Any new group has to be approved by the diversity council and Ms Owen admits Aon has encountered some issues surrounding faith. "So we need to be alive to delicacies on that front. For example, evangelical Christians may find it offensive that we openly support homosexuals in the way we do."

She adds that it is also important to stress the client benefits of being a truly diverse organisation. After all, Aon is a London market player with a multi-cultural client base. "We have to be able to demonstrate we are not homogenous. Nothing in my area of sustainability is about tree-hugging; it is very business focused."

Community champions

Another achievement to date is the establishment of a 'quiet room' for all staff and clients at the London Devonshire Square base. This followed the opening of a faith room in Leicester but is not restricted to religious activities. Rather, as Ms Owen describes, it is a quiet space "for all to be able to consider and contemplate". Again, stressing the importance of employee ownership, she points out the idea came from the multi-cultural group, adding: "All I did was literally open a few doors to find a suitable room and secure the budget to redecorate."

Aon is now actively working towards the Investors in Diversity standard and hopes this will become well-recognised across the UK. And although both Ms Owen and Ms Stannard accept the diversity initiative continues to be a work in progress, it has already achieved some success in terms of other benchmarks. Aon Pride, for example, undertook the work required to submit the firm for Stonewall's workplace equality index. "We have managed to leap forward," reveals Ms Owen. "After the first entry in 2007/2008 we came in near the bottom at 231 out of 241 organisations - but our most recent score saw us ranked 151 out of 317."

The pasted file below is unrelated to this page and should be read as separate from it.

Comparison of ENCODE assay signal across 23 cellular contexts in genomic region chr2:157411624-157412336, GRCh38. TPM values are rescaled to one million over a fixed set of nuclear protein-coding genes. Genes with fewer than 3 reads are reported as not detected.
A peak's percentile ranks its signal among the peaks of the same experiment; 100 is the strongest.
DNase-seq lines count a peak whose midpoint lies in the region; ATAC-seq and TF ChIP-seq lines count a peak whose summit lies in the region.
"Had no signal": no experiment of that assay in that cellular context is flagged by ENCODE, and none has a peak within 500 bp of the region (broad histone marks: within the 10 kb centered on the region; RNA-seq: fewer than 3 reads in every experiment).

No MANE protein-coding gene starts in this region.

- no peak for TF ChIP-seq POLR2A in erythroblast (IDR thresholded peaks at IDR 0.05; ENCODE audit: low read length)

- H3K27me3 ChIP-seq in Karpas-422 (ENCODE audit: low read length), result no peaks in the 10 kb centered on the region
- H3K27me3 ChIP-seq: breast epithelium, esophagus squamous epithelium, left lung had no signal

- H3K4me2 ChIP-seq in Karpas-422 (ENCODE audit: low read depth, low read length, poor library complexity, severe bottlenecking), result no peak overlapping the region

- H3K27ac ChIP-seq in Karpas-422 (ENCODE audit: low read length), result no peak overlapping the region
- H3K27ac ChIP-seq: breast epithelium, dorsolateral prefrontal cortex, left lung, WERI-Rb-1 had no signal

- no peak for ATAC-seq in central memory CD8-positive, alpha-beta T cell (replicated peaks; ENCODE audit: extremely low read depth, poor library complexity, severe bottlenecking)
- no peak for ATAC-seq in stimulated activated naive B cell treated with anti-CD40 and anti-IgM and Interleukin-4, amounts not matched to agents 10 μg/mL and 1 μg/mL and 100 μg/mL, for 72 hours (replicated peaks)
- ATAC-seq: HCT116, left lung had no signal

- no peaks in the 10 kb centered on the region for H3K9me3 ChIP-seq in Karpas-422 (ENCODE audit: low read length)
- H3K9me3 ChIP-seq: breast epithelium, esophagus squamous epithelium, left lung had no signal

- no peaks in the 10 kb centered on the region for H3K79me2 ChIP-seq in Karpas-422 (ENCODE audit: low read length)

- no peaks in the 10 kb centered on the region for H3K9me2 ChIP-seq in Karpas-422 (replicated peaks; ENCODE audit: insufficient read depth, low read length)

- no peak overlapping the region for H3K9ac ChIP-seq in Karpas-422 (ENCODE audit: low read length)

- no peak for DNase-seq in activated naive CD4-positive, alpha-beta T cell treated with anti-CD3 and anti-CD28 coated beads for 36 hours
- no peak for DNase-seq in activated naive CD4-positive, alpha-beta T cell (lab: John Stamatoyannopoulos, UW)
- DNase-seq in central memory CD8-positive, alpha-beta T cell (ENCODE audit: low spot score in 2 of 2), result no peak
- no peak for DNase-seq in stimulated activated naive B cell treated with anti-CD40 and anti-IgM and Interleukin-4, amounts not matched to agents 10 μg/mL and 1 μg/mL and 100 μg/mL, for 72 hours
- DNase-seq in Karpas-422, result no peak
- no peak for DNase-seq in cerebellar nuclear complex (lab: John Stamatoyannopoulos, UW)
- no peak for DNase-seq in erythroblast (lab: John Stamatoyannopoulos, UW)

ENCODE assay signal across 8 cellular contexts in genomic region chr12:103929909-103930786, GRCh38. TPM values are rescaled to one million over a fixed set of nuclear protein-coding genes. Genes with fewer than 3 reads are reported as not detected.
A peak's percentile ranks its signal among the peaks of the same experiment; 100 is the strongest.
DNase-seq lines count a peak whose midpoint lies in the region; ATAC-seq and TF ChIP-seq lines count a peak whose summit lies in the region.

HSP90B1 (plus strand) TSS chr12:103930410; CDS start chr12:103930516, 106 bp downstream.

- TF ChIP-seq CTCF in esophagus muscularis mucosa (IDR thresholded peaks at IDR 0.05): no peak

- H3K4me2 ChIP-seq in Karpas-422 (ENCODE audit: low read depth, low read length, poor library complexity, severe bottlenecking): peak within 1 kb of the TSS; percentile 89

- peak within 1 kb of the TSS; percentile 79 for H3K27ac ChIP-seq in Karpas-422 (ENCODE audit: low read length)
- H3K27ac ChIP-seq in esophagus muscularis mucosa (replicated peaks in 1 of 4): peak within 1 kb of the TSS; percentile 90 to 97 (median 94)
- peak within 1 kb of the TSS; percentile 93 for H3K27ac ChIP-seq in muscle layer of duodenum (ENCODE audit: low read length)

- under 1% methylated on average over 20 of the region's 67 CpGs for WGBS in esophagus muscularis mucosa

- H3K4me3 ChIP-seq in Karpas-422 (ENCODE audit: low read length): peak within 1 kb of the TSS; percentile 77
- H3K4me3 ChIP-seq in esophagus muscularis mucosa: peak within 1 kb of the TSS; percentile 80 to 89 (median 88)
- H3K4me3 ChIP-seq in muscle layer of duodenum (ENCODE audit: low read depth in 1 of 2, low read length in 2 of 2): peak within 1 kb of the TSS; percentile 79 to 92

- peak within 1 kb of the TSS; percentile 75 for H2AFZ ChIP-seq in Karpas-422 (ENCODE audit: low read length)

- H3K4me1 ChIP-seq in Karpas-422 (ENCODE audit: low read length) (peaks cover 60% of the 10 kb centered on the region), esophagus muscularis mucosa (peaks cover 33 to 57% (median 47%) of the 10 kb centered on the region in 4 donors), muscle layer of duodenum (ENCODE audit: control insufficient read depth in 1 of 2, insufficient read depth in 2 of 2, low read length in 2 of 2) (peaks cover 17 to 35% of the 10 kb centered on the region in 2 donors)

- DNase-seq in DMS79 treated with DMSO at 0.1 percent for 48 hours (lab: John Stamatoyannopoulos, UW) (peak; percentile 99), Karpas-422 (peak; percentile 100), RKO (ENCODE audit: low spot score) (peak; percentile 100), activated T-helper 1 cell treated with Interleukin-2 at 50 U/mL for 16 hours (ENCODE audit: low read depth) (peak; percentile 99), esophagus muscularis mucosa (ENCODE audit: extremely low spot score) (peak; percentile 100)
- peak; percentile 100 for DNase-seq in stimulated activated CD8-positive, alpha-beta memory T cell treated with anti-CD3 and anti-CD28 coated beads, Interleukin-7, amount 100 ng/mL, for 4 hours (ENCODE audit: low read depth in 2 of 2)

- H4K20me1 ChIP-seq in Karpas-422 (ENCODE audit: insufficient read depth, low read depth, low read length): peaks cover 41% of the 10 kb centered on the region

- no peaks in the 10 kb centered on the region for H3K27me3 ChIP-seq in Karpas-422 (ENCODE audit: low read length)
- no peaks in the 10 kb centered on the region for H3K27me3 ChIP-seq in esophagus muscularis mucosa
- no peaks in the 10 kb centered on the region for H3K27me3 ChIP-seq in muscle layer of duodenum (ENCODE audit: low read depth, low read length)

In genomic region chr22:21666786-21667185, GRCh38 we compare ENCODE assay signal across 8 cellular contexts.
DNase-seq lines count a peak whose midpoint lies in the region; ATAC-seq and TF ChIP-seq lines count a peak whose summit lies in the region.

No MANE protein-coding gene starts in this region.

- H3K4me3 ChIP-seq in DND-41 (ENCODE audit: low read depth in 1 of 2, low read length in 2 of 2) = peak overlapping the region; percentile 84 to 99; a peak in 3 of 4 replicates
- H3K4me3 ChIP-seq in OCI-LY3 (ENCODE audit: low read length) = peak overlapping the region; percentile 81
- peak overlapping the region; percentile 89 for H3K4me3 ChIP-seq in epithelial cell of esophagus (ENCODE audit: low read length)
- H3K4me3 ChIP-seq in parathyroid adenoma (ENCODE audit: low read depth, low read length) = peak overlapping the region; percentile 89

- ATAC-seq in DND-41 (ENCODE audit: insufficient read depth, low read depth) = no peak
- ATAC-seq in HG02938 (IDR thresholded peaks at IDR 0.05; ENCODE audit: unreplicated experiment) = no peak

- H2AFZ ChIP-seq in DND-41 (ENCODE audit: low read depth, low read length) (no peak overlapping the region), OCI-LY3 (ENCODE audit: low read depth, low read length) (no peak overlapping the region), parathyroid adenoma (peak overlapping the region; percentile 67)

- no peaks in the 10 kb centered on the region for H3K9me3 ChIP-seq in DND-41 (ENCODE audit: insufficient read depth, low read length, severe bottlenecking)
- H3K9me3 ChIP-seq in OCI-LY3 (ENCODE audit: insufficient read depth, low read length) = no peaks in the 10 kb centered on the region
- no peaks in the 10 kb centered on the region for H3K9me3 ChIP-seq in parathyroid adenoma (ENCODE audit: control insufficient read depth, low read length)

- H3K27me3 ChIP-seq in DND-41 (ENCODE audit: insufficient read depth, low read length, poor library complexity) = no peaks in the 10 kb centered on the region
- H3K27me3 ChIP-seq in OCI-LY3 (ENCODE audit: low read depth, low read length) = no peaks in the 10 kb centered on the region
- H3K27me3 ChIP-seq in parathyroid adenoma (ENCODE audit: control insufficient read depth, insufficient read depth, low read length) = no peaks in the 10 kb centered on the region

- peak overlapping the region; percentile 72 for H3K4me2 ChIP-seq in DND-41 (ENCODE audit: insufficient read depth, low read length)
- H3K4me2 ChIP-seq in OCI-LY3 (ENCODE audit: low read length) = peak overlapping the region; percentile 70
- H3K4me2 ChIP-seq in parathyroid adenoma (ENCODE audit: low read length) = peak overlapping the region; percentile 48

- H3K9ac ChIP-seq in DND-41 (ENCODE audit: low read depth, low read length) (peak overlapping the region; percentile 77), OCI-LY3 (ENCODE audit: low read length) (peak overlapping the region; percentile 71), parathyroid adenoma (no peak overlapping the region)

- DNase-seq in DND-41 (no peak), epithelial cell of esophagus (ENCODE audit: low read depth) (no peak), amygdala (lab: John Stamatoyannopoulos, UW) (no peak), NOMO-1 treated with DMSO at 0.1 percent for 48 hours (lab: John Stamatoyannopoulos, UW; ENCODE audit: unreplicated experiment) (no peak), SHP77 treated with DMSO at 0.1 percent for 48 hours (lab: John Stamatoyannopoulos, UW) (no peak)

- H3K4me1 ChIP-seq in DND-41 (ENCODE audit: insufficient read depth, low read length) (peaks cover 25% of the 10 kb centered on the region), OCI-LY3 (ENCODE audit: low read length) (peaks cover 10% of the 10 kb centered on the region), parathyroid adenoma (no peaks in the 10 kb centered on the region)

She concludes: "Sustainability is not a box-ticking exercise and you can't engage with people simply by sending emails. You need to empower them. So we also have a network of eco-champions and every office has a community champion. Our people are responsible for their actions and can bring about genuine change. Aon itself can't change anything."


to be a leader, communicate commitment and enhance the brand

to meet the needs of an increasingly diverse client base

to widen the talent pool and be seen as an employer of choice by people from all backgrounds

the happier the employee, the better motivated and more productive they are

Respect culture
to encourage an environment of inclusion, where everyone feels valued and free to be open about their diversity

Risk mitigation
to prevent negative issues, such as discrimination claims, from arising